need to use an accessible entrance,
ask the driver to let you out at
- If you know you are going to
be late to the event and people
are expecting you, phone or text
them so they will not worry. This
will let them know whether to
begin the program without you.
When you arrive
Ask your PCA to do the following, when you need help:
- Go with you and carry all your
needed materials, such as tickets
and printed information.
- Find the room or location of the
event, and the closest elevator,
restroom, and emergency exit.
- When you get to the room
or event, sign in and pick up
your materials. PCAs should
not pick up a second set of
materials for themselves, unless
a host offers them.
- Follow you to an open place
to sit and remove a chair if
needed. Try to sit at the tables
or a central location so that you
can participate with the other
attendees. Ask your PCA to sit
beside you or directly behind you,
whichever is the easiest to assist
you. Some of you will not need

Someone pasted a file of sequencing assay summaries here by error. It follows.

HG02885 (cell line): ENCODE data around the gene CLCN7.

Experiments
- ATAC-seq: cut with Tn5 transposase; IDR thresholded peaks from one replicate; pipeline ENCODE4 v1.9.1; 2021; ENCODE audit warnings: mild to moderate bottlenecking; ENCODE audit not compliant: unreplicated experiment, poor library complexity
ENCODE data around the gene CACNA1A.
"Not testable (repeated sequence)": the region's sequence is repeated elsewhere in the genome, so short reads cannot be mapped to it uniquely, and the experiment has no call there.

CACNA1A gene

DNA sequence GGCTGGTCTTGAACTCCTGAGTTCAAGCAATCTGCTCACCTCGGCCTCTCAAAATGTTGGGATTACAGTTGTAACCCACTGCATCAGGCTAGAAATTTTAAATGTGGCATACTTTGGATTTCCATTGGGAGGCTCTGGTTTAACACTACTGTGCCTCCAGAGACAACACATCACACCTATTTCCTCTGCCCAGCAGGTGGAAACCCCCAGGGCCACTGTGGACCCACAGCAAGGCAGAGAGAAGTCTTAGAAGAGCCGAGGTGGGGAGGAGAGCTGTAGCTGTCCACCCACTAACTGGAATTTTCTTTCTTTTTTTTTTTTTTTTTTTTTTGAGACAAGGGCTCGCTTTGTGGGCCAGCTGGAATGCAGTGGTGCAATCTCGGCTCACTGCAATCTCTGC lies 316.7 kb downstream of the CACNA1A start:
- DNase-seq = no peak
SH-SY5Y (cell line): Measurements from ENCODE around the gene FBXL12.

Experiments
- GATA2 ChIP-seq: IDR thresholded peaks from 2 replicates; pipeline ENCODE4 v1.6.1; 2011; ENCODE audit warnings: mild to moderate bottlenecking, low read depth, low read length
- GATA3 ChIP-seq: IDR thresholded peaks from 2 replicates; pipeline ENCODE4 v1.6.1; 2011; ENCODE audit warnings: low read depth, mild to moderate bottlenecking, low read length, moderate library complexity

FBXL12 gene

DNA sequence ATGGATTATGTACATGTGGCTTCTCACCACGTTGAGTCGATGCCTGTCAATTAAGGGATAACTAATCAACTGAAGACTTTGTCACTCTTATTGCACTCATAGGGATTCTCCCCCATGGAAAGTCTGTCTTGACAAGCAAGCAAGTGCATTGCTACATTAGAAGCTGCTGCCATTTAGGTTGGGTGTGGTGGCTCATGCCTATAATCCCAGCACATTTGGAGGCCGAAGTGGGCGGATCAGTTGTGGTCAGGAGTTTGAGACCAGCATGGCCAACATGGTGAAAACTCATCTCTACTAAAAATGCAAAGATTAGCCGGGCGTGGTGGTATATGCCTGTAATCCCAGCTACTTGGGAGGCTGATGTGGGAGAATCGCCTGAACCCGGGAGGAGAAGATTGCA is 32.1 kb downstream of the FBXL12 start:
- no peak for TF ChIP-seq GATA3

your PCA to be right next to you,
but he or she should always be in
the room where you can get his or
- If changing from a wheelchair
to a regular chair, ask your PCA
to move your wheelchair out of
the way. Do not block or ge in
the aisles. Also, keep walkers,
crutches, canes and electrical
cords out of the way.
- If needed, remove your coat and
make sure you are comfortable. If
event is offering refreshments, get
you a beverage, straw and snack.
- Set up materials and electronic
devices in front of you. As the
meeting moves on, open folders
and change pages when the group
is working on them. If using a
talking computer, keep the sound
at a low level or use earphones.
- Turn off the ringer on cell phones
during meetings. Answer texts,
calls or voice mail during breaks.
- Do steps 3-8 before event begins
so that you do not disturb
others and you will be ready to
During the event
- If you cannot raise your hand, ask
your PCA to raise his or her hand
to show people you want to be
called upon or to vote.
- If you have difficulty speaking,
or if the audience cannot
understand you, ask your PCA
to repeat your words. Your PCA
should try to repeat your words
exactly and not change the
meaning of what you said.Your
PCA should never speak on your